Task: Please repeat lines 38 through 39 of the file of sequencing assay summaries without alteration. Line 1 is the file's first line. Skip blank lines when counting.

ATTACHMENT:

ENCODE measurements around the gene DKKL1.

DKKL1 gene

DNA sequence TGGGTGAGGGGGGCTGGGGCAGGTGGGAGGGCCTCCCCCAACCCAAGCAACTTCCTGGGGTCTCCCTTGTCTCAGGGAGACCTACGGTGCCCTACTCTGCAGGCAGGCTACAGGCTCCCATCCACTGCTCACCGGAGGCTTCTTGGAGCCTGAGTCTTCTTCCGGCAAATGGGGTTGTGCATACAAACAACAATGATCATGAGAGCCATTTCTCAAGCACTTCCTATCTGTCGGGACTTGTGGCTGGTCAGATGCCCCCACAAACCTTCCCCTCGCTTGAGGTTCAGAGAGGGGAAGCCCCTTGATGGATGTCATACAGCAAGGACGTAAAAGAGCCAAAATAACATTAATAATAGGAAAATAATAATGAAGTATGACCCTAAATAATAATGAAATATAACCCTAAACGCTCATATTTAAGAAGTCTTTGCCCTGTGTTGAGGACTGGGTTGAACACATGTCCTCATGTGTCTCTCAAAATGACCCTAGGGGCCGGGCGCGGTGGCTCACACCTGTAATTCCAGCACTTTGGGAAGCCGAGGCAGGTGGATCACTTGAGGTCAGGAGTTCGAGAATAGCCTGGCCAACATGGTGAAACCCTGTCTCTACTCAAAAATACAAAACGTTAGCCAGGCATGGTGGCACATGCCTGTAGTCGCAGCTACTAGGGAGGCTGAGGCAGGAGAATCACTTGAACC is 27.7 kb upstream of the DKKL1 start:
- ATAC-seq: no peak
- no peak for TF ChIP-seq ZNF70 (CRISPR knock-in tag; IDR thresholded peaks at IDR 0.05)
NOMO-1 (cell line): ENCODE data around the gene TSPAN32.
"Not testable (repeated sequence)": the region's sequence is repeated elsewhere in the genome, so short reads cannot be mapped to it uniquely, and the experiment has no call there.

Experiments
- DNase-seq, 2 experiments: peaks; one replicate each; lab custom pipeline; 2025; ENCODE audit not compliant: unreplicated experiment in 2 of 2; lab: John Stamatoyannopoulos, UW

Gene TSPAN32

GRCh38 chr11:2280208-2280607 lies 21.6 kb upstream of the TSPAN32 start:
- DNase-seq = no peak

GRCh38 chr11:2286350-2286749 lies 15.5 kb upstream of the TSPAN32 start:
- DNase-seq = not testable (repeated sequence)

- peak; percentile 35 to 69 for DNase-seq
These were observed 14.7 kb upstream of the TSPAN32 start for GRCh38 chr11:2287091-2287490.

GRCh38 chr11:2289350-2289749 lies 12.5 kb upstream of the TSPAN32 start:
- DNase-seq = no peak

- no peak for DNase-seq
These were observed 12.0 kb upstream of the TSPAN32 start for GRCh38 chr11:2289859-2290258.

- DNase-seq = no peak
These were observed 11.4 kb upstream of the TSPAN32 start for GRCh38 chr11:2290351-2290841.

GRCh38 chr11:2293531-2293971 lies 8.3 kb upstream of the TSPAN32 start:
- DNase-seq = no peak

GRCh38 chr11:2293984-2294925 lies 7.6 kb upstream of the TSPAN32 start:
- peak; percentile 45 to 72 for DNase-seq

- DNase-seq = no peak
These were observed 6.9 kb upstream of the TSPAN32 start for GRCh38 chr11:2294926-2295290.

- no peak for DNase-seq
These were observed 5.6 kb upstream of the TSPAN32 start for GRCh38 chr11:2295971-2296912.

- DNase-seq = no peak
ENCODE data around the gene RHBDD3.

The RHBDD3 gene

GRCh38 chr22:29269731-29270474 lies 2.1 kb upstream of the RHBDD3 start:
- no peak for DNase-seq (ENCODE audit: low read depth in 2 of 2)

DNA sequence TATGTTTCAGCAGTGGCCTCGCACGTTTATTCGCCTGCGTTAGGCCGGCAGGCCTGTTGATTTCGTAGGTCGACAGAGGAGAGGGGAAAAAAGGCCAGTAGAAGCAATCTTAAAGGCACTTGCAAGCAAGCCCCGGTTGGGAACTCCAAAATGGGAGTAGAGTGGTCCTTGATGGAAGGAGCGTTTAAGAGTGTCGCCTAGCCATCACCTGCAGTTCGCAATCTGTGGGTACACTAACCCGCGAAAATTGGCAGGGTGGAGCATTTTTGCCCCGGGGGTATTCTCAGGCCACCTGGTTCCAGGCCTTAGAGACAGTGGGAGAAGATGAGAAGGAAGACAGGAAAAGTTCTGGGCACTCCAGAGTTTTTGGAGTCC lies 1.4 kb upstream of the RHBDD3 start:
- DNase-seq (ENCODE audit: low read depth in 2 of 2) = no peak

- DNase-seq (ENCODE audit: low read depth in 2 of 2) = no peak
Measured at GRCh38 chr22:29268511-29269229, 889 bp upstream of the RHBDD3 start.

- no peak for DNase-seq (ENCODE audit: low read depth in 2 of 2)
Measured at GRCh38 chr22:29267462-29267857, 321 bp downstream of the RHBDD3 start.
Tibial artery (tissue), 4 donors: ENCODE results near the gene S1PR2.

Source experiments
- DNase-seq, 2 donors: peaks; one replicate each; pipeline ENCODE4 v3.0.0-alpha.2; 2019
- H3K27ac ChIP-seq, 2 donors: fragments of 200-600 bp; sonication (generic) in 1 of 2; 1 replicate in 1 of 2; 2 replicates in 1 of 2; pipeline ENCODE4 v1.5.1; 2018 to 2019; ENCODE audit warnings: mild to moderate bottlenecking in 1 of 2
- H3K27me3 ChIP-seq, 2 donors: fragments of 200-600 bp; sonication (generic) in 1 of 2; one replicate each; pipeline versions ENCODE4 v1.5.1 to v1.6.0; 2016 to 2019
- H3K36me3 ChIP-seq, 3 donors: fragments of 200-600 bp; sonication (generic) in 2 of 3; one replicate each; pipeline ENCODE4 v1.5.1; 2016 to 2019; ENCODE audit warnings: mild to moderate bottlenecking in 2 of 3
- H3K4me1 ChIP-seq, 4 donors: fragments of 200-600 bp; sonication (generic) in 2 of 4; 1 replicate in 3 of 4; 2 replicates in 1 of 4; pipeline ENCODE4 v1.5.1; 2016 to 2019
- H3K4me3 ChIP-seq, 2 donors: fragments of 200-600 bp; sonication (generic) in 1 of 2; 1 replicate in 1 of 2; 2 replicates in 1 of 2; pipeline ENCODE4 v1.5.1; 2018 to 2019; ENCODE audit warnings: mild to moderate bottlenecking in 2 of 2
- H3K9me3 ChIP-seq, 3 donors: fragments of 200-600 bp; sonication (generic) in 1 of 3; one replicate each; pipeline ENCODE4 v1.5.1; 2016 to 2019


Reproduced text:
- DNase-seq (ENCODE audit: low read depth in 2 of 2) = no peak
Measured at GRCh38 chr22:29268511-29269229, 889 bp upstream of the RHBDD3 start.